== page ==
Action, Attitude, and the Knobe Effect: Another Asymmetry
Review of Philosophy and Psychology , Volume 3 - Issue 2 p. 171- 185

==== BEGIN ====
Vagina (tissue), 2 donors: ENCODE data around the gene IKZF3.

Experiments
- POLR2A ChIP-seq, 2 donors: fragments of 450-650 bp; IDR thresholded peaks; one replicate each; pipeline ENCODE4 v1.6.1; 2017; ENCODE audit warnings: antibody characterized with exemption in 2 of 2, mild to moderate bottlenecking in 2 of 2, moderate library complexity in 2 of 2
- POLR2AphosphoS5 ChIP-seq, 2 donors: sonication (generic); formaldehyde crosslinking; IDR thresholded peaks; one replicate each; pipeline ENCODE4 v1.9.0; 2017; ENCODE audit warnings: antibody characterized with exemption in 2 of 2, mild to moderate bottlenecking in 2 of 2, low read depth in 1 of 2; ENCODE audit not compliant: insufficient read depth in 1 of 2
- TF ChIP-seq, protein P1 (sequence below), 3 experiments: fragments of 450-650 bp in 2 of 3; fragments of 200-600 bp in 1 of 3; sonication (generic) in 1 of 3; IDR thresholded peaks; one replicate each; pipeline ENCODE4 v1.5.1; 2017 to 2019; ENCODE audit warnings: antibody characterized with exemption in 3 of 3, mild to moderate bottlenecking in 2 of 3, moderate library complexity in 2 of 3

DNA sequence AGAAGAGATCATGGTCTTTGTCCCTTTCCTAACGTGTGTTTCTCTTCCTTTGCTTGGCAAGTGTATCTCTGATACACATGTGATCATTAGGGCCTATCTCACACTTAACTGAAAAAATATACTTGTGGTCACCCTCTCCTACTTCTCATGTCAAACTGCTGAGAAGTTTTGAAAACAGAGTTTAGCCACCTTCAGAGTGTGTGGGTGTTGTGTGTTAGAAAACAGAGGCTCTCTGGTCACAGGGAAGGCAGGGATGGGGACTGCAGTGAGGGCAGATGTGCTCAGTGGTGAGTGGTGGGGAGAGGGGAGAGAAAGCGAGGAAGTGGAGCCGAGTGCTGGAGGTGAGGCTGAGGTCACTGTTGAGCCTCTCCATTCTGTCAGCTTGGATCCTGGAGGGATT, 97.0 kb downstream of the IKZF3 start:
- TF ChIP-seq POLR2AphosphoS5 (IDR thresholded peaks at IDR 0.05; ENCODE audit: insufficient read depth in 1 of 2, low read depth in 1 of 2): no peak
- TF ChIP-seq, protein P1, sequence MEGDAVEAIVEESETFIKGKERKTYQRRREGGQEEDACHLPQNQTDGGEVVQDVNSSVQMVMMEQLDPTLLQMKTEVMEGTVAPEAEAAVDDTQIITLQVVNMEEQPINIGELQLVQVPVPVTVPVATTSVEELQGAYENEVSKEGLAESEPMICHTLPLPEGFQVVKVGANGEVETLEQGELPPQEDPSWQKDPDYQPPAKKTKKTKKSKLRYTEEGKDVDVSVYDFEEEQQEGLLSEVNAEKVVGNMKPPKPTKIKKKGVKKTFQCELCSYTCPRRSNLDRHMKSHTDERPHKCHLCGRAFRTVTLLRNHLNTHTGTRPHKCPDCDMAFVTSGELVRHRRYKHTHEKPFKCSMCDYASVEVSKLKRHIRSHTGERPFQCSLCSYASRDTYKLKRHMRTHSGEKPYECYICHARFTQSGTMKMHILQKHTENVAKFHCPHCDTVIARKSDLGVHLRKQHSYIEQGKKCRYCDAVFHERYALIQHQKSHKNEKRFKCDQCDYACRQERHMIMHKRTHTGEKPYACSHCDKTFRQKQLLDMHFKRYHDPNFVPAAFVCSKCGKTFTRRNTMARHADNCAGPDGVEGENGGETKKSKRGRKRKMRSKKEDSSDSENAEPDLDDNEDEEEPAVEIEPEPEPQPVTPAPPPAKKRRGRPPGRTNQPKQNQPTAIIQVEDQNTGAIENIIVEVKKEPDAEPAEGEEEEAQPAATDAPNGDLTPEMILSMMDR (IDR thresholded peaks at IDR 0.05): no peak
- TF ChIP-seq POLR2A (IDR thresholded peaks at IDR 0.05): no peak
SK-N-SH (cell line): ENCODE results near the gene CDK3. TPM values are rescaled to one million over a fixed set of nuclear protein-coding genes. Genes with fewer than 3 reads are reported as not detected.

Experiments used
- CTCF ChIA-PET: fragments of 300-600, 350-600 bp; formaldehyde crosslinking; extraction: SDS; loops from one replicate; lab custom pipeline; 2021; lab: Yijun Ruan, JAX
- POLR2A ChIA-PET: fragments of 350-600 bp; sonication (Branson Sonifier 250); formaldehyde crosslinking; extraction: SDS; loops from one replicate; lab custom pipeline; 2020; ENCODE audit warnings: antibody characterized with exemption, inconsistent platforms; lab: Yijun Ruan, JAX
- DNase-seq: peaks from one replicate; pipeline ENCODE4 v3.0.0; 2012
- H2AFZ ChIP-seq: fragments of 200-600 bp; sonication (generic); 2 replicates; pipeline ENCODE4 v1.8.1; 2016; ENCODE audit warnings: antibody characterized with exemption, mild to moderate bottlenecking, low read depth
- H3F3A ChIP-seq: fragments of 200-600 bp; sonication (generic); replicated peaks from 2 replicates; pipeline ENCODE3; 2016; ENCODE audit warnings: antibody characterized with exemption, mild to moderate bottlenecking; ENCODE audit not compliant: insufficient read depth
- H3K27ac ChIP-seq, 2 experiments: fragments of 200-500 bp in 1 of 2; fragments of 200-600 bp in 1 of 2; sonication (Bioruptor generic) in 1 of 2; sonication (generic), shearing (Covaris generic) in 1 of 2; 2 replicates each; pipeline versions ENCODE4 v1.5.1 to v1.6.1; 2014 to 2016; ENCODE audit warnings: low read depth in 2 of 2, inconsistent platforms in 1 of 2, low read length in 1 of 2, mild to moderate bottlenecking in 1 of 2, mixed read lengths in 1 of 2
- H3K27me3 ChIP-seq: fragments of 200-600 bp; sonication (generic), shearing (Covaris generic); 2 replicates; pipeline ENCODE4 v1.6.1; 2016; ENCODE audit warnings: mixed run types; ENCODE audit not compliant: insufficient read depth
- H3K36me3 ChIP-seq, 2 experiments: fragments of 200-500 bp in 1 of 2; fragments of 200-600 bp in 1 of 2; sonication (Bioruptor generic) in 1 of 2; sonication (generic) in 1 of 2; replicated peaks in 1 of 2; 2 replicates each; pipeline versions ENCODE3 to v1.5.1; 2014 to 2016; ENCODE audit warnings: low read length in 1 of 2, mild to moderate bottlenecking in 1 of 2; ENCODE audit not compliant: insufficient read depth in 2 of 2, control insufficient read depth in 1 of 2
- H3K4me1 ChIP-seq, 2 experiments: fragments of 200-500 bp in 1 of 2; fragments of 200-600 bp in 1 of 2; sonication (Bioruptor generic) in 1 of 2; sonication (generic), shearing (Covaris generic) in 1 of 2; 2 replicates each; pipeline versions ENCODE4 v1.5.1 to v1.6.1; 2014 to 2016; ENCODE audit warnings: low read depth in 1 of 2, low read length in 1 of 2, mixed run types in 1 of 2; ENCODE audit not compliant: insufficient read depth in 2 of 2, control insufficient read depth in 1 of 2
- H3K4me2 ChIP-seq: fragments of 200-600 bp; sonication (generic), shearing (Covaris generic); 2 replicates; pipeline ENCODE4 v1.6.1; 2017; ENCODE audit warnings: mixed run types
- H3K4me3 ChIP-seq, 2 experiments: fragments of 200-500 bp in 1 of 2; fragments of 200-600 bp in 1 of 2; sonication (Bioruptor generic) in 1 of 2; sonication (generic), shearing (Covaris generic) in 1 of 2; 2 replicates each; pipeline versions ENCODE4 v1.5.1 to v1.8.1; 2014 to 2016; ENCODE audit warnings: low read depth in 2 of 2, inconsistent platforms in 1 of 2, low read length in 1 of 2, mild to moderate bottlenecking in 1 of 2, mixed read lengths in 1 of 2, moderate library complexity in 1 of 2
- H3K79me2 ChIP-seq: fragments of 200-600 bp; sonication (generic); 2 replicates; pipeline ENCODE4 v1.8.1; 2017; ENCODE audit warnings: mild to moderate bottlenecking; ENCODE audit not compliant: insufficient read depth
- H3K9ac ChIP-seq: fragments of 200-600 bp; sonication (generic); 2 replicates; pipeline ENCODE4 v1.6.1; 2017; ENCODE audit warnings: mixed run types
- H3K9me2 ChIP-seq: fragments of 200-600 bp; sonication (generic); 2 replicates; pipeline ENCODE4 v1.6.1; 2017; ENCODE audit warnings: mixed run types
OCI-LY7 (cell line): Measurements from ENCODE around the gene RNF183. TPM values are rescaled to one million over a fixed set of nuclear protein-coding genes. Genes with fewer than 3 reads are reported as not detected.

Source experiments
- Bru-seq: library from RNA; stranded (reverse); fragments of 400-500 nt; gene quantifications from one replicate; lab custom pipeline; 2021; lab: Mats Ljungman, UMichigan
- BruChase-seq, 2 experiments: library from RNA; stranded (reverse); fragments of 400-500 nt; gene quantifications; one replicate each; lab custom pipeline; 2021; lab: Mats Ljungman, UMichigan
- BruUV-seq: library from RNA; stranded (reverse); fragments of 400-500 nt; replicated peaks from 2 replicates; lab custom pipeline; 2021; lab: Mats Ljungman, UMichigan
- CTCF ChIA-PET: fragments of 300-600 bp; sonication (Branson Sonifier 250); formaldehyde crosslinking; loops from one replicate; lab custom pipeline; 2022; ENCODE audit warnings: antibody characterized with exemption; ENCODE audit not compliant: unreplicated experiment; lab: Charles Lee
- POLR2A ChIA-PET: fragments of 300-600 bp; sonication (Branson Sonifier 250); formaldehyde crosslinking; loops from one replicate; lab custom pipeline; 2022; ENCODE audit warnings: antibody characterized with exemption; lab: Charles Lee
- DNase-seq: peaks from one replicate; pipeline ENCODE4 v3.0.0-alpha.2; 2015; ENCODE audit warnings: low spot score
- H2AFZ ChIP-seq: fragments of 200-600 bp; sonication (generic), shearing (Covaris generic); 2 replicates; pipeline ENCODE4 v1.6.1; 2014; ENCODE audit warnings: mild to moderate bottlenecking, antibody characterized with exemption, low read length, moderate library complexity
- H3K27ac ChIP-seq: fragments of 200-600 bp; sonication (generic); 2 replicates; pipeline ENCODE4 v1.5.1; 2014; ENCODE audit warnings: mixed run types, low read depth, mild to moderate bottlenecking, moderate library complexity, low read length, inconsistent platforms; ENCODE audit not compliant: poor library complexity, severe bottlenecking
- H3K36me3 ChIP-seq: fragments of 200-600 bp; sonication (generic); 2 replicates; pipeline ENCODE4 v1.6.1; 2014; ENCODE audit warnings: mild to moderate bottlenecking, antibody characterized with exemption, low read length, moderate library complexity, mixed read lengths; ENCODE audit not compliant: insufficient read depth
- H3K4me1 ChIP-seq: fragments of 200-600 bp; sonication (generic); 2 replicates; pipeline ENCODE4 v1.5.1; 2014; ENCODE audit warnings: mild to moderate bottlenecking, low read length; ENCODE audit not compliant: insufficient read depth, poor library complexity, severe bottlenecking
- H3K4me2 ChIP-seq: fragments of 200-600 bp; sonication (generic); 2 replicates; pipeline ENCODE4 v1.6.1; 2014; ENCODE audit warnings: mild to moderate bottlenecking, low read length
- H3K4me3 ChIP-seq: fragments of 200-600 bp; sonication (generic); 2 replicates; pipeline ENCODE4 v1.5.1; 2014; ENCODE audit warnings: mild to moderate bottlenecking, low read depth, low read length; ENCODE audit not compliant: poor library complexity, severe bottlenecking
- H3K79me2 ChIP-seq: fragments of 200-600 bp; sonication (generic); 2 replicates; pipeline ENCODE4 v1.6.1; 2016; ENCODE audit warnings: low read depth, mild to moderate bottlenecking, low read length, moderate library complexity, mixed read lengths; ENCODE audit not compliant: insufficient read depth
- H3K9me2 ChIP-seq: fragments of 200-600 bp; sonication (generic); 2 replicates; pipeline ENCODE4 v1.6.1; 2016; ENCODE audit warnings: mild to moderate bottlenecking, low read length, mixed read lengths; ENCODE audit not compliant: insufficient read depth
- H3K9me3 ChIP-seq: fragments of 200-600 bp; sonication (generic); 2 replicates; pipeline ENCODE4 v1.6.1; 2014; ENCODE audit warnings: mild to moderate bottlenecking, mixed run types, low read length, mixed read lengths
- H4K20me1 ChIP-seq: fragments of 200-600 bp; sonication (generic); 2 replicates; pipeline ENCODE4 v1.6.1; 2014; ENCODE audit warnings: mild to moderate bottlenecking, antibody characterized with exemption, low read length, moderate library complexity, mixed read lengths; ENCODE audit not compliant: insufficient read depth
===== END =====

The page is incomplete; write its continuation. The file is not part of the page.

A majority of people regard the harmful side-effects of an agent's behavior as much more intentional than an agent's helpful side-effects. In this paper, I present evidence for a related asymmetry. When a side-effect action is an instance of harming, folk ascriptions are significantly impacted by the relative badness of either an agent's main goal or her side-effect action, but not her attitude. Yet when a side-effect action is an instance of helping, folk ascriptions are sensitive to an agent's expressed attitude, but not to the relative goodness of her main goal or side-effect. It seems that the connection between harmful side-effects and intentionality is, for many, uniquely impervious to the expressed attitude of the agent in question.